- Tuesday, 14 August 2018
- Written by Earl Vaughan Jr.
When Hope Mills residents come to Thursday’s Food Truck Rodeo in the parking lot behind the Hope Mills Recreation Center, they need to plan on doing more than eating.When Hope Mills residents come to Thursday’s Food Truck Rodeo in the parking lot behind the Hope Mills Recreation Center, they need to plan on doing more than eating.
Kenny Bullock, head of the Hope Mills Parks and Recreation Department, wants them to arrive ready to share ideas for the town’s comprehensive recreation plan.
Representatives of the McAdams firm will be on hand to get input from the townspeople about their concerns for the future of recreation in Hope Mills.
Bullock said the plan being developed will include some nine park areas in Hope Mills, existing athletic fields like Municipal Park and Brower Park, community parks like Herring Park in the Eaglewood subdivision, and parks still on the drawing board like Heritage Park, which will include a museum devoted to the town’s history as a mill village.
There is also potential for major park development at the old golf course, which the town owns.
The main purpose of the comprehensive plan is to avoid duplication of services and to make sure that something offered at one park isn’t constructed at another park. “That’s the purpose of the comprehensive plan,’’ Bullock said, “to utilize all the park space independently instead of duplicating park space.’’
Athletic fields are always a major concern when anyone talks parks. Bullock said the town has existing fields at Municipal Park and Brower Park and also uses the field at Hope Mills Middle School.
Bullock said there are preliminary plans to add some fields at the golf course property. “We need some multipurpose fields we can use for soccer and football,’’ he said. “There may be a complex we can convert to football and soccer.’’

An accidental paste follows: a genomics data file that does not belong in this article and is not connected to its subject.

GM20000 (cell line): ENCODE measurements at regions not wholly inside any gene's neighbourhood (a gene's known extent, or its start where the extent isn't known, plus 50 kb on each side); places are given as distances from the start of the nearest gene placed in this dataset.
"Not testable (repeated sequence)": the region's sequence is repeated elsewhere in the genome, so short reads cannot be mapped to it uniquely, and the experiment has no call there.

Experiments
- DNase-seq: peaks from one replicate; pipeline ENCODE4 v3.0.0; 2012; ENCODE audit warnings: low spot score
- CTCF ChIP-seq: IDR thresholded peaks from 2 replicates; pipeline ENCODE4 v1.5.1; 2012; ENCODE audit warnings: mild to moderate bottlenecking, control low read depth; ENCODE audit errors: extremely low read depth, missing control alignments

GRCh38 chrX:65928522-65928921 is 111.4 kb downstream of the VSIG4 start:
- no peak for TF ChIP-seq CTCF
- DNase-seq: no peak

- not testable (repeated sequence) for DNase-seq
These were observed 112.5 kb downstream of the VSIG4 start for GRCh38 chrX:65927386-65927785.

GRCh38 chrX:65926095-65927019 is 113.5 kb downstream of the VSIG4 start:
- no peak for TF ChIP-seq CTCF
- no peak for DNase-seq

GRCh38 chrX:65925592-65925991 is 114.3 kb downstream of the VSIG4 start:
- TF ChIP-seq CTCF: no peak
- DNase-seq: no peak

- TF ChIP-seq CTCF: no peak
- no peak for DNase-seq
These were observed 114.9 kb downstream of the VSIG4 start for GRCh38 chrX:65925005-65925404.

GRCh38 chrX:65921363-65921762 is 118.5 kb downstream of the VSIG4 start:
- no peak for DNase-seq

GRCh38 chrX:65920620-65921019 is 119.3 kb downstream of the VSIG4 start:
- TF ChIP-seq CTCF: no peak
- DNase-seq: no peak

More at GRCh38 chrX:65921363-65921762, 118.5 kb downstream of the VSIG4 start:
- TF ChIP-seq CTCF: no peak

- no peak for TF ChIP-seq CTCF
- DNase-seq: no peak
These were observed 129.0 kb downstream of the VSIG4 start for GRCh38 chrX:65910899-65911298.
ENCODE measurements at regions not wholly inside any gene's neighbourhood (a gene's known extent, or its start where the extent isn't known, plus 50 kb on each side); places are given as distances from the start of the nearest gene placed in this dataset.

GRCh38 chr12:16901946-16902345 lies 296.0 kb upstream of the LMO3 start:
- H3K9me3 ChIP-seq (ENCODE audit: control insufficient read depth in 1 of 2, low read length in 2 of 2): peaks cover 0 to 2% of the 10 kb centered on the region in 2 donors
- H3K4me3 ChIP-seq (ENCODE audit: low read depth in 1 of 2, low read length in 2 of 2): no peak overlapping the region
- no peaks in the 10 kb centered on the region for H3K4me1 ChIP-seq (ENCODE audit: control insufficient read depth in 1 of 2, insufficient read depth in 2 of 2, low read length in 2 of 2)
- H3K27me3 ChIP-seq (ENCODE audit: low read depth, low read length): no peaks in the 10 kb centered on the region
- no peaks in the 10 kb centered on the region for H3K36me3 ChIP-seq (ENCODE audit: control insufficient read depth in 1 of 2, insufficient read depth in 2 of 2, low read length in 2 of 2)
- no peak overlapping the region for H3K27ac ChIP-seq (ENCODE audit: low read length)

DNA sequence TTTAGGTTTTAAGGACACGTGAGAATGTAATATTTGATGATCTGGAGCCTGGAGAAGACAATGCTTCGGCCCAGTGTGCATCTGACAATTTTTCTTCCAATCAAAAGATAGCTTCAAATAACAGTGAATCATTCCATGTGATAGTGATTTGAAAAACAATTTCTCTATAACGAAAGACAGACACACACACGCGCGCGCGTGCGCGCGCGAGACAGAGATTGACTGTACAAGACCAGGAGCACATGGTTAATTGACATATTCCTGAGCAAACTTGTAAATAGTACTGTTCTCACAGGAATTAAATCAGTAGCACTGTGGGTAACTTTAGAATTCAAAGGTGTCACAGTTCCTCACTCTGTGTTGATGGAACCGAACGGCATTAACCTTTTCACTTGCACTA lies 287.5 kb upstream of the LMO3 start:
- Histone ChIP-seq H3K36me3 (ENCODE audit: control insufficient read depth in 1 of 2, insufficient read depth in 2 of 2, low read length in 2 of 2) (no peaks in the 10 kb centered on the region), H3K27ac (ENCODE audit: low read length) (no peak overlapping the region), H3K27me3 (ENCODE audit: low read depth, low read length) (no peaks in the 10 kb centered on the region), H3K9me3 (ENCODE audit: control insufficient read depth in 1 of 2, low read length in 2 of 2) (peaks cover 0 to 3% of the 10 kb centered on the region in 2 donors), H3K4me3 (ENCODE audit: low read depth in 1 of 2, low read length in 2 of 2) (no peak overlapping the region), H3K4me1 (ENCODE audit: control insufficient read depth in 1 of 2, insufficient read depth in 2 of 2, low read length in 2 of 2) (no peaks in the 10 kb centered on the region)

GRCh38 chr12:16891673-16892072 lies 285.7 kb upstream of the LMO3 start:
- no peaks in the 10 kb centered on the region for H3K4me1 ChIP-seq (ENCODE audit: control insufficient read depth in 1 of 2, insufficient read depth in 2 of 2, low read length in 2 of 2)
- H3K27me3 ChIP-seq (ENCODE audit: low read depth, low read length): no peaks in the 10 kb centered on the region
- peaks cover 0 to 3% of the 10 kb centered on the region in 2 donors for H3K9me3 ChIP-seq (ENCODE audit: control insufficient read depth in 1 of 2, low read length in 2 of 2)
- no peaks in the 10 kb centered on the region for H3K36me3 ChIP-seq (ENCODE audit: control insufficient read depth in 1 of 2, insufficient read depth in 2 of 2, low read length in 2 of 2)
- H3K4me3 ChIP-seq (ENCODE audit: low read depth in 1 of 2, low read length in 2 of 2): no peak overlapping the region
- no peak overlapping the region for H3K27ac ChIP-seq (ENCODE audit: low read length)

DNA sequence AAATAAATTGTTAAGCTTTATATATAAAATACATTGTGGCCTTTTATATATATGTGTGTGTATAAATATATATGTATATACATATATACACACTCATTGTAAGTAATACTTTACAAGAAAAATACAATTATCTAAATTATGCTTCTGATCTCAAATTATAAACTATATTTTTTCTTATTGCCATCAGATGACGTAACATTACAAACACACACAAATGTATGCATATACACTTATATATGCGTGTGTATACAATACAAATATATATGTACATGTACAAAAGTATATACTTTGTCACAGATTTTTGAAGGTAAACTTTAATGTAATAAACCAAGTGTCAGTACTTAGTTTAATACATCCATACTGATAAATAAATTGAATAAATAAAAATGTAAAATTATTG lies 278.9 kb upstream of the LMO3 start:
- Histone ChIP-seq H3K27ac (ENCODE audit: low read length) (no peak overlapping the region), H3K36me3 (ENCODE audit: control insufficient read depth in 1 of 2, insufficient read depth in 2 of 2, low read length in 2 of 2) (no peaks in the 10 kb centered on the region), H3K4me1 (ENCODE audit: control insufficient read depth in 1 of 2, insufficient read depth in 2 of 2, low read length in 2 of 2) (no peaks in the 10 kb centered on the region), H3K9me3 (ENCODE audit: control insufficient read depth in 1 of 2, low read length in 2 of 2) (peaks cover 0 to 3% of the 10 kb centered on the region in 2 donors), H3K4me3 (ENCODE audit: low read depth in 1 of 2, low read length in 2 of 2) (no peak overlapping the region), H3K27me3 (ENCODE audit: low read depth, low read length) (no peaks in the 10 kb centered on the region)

He said at Municipal Park it might be possible to use Fields 1 and 2 as a soccer/football field, then turn Fields 4, 5 and 6 into a wagon wheel type facility.
The most urgent priority in developing the parks is the construction of Heritage Park near the restored Hope Mills dam. “That’s part of the contract with the Hope Mills dam,’’ Bullock said. “The next priority is the museum for the historical committee.’’
The current plan for Heritage Park involves nothing to do with athletics. It is scheduled to feature walking trails and bridges.
Bullock feels it’s important not to lump all the parks into one pile when getting input from the public. “We need to concentrate on all of them,’’ he said. “Each park is different. We need to put a focus on all the parks and what we would like to do.’’
Meanwhile, public input at this Thursday’s Food Truck Rodeo is critical.
Bullock stressed to the citizens of Hope Mills that this is their time to speak out and voice their concerns and their opinions on the future of parks and recreation in the town. “Don’t wait until after the fact and it’s been done,’’ Bullock said.
Photo caption: The main purpose of the comprehensive plan is to avoid duplication of services and to make sure that something offered at one park isn’t constructed at another park.
- Tuesday, 31 July 2018
- Written by EARL VAUGHAN JR.